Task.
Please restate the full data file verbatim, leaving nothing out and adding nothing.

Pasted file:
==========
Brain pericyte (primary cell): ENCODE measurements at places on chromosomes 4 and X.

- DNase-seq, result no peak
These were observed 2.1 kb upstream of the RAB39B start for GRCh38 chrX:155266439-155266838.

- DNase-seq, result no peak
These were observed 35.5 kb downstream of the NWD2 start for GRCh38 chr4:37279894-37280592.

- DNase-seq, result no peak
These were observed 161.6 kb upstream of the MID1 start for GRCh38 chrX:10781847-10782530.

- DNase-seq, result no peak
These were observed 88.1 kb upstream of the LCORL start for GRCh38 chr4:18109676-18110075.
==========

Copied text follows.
Brain pericyte (primary cell): ENCODE measurements at places on chromosomes 4 and X.

- DNase-seq, result no peak
These were observed 2.1 kb upstream of the RAB39B start for GRCh38 chrX:155266439-155266838.

- DNase-seq, result no peak
These were observed 35.5 kb downstream of the NWD2 start for GRCh38 chr4:37279894-37280592.

- DNase-seq, result no peak
These were observed 161.6 kb upstream of the MID1 start for GRCh38 chrX:10781847-10782530.

- DNase-seq, result no peak
These were observed 88.1 kb upstream of the LCORL start for GRCh38 chr4:18109676-18110075.